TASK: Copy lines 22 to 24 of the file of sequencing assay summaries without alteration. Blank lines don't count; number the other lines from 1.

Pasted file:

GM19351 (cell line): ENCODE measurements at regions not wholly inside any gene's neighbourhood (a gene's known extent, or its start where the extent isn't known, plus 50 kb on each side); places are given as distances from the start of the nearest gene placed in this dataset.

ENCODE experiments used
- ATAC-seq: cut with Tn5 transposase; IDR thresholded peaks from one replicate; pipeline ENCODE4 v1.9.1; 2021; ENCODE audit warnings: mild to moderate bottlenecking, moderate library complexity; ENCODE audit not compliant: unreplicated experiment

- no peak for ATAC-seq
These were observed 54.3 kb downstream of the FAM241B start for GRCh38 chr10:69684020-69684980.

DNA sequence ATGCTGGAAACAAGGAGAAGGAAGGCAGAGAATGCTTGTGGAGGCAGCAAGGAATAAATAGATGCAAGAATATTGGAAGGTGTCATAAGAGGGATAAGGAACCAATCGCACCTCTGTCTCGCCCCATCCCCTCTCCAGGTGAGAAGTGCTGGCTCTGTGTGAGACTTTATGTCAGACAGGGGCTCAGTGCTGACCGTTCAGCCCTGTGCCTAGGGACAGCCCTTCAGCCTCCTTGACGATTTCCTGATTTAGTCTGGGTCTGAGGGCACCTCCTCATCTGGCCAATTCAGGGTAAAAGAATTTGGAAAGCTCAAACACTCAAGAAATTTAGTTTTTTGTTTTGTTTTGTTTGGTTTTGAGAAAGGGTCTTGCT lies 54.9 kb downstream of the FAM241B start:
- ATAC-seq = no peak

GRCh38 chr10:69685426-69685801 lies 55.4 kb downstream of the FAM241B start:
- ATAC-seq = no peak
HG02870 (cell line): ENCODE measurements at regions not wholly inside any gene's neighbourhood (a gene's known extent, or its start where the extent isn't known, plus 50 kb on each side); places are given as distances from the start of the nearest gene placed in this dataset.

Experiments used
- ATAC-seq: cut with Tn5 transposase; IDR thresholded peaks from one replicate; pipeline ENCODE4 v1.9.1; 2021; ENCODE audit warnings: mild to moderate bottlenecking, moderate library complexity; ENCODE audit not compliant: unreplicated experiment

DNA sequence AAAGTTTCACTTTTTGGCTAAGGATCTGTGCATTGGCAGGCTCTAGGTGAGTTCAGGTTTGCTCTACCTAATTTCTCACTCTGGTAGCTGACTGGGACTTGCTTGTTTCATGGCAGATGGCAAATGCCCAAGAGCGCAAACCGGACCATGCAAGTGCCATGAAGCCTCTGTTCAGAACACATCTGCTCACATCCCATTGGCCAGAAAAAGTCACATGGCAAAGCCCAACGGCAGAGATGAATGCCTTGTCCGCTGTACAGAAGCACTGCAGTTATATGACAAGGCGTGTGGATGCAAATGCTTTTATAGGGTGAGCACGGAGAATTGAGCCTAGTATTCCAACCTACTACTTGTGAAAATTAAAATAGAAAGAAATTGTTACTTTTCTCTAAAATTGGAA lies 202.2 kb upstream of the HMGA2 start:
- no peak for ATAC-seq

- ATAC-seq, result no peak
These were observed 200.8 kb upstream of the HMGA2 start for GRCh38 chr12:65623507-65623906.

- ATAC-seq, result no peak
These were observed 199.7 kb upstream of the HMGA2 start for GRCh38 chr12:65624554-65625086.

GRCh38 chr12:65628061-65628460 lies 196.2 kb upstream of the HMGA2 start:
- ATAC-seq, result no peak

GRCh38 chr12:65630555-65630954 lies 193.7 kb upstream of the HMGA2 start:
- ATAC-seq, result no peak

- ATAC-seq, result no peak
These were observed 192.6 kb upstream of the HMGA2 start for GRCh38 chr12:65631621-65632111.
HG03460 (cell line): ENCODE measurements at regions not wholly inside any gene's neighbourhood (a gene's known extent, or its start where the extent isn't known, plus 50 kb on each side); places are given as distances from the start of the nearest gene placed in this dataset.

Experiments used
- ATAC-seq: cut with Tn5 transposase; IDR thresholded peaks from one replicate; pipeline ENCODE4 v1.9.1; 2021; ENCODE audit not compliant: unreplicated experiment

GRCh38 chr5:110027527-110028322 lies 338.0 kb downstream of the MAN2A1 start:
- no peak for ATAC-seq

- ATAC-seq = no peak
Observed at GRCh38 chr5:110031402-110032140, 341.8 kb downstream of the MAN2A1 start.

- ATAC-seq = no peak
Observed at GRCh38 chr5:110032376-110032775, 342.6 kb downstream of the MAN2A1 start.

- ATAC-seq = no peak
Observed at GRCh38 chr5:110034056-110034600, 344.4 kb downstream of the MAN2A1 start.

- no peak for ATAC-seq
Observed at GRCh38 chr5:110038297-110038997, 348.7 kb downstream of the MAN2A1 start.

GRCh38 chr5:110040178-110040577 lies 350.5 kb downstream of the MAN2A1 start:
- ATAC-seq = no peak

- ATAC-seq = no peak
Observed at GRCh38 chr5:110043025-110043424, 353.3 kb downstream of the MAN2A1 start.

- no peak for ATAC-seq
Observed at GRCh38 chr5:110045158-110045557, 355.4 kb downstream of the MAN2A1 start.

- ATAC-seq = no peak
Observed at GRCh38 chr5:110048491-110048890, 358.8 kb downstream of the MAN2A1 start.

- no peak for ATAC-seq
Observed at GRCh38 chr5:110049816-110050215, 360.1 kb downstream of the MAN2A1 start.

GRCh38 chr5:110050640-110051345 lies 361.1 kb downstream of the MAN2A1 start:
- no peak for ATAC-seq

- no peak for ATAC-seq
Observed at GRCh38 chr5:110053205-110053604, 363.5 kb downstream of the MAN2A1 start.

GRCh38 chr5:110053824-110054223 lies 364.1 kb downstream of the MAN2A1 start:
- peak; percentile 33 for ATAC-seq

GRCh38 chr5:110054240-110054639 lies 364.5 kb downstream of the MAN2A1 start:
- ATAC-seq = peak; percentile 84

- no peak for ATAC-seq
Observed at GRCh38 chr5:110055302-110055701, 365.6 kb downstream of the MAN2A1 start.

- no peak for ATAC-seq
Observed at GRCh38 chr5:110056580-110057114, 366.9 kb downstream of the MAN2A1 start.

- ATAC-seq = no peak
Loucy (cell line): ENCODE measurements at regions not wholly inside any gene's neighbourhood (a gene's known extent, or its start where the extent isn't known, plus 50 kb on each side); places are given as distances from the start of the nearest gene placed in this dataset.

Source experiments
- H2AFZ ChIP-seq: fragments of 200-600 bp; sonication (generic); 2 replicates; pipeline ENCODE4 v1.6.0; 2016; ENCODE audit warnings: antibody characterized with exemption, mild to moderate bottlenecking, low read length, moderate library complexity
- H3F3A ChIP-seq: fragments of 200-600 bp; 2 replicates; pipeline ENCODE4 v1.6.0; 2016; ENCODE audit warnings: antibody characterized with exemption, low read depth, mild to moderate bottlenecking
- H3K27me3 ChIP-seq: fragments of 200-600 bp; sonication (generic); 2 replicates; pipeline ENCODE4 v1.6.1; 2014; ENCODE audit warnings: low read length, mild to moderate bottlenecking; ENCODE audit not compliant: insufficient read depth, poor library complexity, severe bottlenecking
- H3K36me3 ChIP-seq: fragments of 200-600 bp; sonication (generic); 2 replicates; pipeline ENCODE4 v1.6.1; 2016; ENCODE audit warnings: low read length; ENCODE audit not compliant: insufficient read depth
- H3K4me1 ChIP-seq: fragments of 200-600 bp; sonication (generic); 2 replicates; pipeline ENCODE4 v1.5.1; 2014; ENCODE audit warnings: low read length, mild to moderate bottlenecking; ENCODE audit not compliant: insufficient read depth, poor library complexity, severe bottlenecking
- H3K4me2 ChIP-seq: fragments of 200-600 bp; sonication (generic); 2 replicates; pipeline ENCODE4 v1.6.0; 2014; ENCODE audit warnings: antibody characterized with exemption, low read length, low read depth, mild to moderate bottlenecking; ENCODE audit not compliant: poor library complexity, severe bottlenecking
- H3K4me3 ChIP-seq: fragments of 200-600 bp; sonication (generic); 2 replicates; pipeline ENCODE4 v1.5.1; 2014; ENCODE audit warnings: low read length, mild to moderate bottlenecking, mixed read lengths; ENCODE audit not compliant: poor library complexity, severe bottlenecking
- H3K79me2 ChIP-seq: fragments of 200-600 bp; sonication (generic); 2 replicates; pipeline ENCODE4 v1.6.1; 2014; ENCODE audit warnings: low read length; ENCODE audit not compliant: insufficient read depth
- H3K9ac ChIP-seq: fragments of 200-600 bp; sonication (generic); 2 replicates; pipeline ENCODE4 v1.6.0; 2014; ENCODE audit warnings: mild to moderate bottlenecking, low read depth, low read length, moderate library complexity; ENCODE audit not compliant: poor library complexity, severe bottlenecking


- ATAC-seq, result no peak

- ATAC-seq, result no peak
These were observed 192.6 kb upstream of the HMGA2 start for GRCh38 chr12:65631621-65632111.